Having much of my gear stowed away in my pack has compelled me to avoid taking some pictures simply out of exhaustion, not wanting to remove my pack time and again. I have found two ways to try and rectify this problem. First, I have carried a small point and shoot camera for those shots that don't require a fancy camera setup - many of my photos I take while hiking consist of this type of shot. I can strap this to my shoulder strap or hip belt for very easy access. Alternatively, I have a camera bag which I can harness across my chest that carries much of my gear. With my gear freely available on my chest, I can remove my camera at any time while hiking. While I sewed this camera bag from scratch to custom fit my camera gear and body, any type of reasonably sized camera bag can be used similarly with a few simple modifications. When I first carried my gear this way I was hesitant about the weight of the bag on my chest restricting my breathing. After logging many miles with this bag in different seasons and weather, I have been impressed at how well it functions and how comfortable it is.

Camper warming by a campfire

Backpacker warming by firelight

Care: Care of your gear is an extremely important measure that must be taken into consideration when backpacking. I always carry my lenses, filters, and camera bodies in a padded case (which I sometimes harness on my chest for easy access while other times will stow away in my pack for safer keeping). Ziploc bags are a marvel when it comes to keeping items dry, and I always carry several extra to pack my camera gear and extras in if rain seems imminent. An umbrella can come in handy to keep your gear dry in even a light rain. At night, my camera and lenses goes as close to being outside as possible - usually in my tent vestibule - I have encountered large temperature and moisture differences between the inside and outside of the tent which can contribute to condensation on my lenses and camera when I take them outside in the morning (especially in winter).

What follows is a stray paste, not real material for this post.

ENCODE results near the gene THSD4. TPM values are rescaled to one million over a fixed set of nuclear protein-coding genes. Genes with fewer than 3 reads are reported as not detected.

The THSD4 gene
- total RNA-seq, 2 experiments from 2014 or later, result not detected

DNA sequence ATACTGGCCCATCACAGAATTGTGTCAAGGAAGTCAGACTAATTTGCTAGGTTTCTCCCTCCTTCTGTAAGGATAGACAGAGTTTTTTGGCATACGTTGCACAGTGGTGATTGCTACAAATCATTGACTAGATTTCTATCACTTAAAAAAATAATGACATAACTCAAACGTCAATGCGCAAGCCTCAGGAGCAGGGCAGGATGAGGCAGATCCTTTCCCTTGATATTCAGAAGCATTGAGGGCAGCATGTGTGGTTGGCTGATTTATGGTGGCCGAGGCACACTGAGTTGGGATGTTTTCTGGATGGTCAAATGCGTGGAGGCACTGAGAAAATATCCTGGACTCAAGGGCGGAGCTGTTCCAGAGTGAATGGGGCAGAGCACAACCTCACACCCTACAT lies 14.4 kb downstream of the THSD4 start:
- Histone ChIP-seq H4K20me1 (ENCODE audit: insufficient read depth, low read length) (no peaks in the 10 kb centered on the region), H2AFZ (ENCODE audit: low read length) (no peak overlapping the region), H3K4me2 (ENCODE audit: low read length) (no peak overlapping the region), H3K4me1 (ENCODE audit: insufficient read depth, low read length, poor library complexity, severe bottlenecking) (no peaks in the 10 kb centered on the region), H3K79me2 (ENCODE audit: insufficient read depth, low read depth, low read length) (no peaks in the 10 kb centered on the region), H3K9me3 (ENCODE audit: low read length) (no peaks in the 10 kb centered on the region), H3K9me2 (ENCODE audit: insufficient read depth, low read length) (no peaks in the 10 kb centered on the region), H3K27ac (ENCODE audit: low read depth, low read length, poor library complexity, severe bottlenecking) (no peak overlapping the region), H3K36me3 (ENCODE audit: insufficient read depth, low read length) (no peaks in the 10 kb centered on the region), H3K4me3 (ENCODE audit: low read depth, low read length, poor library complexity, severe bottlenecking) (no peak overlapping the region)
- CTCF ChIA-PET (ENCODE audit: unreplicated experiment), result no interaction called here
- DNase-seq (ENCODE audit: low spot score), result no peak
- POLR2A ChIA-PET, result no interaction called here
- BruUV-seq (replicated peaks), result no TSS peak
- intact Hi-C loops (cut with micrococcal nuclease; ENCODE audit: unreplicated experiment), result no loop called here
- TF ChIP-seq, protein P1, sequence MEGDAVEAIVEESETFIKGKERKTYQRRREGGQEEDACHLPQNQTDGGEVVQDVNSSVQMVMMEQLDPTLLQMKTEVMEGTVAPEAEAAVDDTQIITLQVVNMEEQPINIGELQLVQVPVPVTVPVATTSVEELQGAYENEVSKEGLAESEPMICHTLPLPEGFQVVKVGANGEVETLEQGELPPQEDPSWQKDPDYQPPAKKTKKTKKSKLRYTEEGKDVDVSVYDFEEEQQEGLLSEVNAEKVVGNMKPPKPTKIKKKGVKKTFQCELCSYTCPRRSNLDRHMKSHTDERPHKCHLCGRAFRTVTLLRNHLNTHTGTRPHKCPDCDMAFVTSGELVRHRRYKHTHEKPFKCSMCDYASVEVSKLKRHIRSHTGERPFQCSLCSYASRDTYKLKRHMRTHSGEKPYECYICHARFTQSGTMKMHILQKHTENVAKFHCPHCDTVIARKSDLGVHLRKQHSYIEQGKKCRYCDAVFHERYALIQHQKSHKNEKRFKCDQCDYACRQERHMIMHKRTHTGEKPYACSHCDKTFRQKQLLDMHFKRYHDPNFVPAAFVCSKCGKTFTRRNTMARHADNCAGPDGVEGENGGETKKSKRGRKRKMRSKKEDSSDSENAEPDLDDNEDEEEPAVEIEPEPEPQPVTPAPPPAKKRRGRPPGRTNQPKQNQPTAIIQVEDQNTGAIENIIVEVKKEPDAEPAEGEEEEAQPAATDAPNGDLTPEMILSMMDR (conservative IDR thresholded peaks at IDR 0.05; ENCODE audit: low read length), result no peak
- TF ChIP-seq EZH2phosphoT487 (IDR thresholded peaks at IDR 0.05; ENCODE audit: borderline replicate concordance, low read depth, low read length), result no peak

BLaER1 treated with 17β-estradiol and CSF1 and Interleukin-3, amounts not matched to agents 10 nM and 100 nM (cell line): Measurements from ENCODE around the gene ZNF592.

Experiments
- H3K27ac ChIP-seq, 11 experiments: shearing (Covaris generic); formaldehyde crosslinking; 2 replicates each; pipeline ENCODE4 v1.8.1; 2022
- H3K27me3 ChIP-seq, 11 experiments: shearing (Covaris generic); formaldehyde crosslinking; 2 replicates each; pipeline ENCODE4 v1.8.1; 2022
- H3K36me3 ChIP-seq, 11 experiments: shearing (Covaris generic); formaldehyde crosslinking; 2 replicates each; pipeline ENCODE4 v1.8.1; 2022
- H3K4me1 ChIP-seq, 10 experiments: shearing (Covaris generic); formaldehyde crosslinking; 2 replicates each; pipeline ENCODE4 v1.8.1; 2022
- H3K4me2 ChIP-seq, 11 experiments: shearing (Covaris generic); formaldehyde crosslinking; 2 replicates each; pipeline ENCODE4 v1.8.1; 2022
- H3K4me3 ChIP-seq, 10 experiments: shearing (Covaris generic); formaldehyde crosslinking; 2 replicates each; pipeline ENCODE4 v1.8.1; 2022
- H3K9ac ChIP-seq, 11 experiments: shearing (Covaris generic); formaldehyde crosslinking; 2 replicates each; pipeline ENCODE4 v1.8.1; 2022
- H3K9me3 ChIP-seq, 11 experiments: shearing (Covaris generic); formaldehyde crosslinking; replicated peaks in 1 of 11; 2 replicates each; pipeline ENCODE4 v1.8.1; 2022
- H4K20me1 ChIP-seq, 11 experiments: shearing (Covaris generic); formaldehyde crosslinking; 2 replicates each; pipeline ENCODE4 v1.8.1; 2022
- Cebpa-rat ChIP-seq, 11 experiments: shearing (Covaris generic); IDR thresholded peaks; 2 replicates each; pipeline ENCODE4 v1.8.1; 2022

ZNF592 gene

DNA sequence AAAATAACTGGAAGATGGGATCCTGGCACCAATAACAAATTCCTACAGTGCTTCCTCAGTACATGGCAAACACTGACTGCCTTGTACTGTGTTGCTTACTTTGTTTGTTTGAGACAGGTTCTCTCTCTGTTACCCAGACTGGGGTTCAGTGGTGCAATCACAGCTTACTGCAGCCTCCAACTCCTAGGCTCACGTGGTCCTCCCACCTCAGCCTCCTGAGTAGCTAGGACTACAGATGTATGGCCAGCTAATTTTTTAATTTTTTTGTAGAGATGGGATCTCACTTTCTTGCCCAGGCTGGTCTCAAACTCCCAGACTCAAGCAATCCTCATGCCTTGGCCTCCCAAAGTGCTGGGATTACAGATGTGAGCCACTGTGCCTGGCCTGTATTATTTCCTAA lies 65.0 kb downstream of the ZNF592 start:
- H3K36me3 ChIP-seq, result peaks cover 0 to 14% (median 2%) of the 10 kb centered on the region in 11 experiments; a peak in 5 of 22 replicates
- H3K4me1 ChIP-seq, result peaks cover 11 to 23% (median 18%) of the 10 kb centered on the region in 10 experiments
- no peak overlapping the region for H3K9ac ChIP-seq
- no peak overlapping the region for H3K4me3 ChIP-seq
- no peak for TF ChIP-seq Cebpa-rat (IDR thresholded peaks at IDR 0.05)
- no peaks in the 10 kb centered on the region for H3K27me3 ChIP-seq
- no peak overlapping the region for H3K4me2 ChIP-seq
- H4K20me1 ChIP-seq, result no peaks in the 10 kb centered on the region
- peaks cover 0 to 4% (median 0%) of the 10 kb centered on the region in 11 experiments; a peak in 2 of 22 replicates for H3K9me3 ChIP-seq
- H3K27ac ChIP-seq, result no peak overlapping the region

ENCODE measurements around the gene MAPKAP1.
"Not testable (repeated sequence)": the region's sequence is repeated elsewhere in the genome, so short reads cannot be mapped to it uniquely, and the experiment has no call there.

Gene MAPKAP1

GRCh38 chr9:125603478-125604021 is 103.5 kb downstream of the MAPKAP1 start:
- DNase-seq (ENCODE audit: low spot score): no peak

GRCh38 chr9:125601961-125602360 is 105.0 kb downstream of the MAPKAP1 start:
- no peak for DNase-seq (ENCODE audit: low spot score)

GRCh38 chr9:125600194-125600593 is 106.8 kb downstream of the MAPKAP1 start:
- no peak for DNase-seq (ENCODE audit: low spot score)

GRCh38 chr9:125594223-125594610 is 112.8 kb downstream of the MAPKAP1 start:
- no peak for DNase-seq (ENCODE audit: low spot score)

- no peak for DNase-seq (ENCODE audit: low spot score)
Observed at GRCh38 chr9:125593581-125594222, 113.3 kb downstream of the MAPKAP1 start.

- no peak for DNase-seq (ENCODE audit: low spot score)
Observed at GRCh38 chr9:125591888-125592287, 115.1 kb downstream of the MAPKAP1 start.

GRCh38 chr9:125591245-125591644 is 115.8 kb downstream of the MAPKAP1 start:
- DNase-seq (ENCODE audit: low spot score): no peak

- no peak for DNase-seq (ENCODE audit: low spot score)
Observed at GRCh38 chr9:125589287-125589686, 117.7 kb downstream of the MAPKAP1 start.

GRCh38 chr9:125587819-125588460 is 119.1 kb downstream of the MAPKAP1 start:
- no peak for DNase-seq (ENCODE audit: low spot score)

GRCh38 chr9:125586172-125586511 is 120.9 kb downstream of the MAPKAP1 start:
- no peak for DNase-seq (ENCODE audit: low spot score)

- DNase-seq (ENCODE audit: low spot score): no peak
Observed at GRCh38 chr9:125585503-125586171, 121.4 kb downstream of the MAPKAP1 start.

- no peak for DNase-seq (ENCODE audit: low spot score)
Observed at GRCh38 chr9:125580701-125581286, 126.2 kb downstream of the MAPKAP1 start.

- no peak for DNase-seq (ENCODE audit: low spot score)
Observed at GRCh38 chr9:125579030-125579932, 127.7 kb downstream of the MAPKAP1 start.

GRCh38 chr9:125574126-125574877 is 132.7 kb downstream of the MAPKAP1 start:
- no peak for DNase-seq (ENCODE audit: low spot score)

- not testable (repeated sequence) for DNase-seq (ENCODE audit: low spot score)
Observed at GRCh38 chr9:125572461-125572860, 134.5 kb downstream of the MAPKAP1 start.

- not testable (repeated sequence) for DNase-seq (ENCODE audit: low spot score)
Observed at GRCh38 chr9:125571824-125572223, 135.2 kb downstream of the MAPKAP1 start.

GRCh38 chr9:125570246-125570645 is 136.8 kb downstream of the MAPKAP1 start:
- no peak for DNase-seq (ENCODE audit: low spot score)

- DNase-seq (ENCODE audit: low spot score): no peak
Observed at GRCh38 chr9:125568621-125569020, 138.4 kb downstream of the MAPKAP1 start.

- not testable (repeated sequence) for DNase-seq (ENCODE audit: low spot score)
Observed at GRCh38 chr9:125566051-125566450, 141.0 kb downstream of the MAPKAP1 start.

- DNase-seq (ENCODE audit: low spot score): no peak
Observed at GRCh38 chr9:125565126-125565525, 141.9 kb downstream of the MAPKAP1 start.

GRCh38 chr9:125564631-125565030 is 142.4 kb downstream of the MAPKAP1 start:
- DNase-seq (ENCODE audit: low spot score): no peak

Of course one of the most important things to care for is the nature you encounter. There is nothing worse then setting up camp to find trash scattered periodically around camp. This beauty must be preserved, and there are many things to consider in its preservation. Soap should be avoided, and if you must it should be disposed of far from water sources. Vegetation can be very sensitive and should be treaded on softly or not at all. Human waste should be buried 6" deep far from water sources. All trash, yours as well as trash you may find, should be carried out of the wilderness. Finally, low impact ethics should always be practiced to prevent as much human impact as possible.

Greg Cope

(*Note:I won't go so far and say that backpacking is easy. Climbing up a steep and rough trail carrying a heavy backpack at 12,000ft. is enough to steal the breath of even the most fit, but staying in shape can make it much easier. Exercises like running, weight lifting, and biking all work on cardiovascular and muscular fitness. All your backpacking plans should take into account your fitness, the elevation, and the terrain - because over ambitious plans can result in not only an unpleasant time, but can also put you at risk. If you plan to backpack at high altitudes, acclimate at lower elevations first and pay close attention to any severely abnormal physical symptoms including painful headaches, nausea, and marked fatigue as altitude sickness and high altitude pulmonary edema (HAPE) can be life threatening if not treated soon enough.)

Online Resources

REI: Online store for outdoor and backpacking gear.

Backpack Gear Test: Valuable resource for researching gear.

Backpacker Magazine: Online and Print magazine about backpacking.

Terraserver: Online resource for topographic maps and Satellite Imagery.

Backpacking.net: Online resource for backpacking gear and methods

Summitpost: Online resource for climbers, hikers, and backpackers.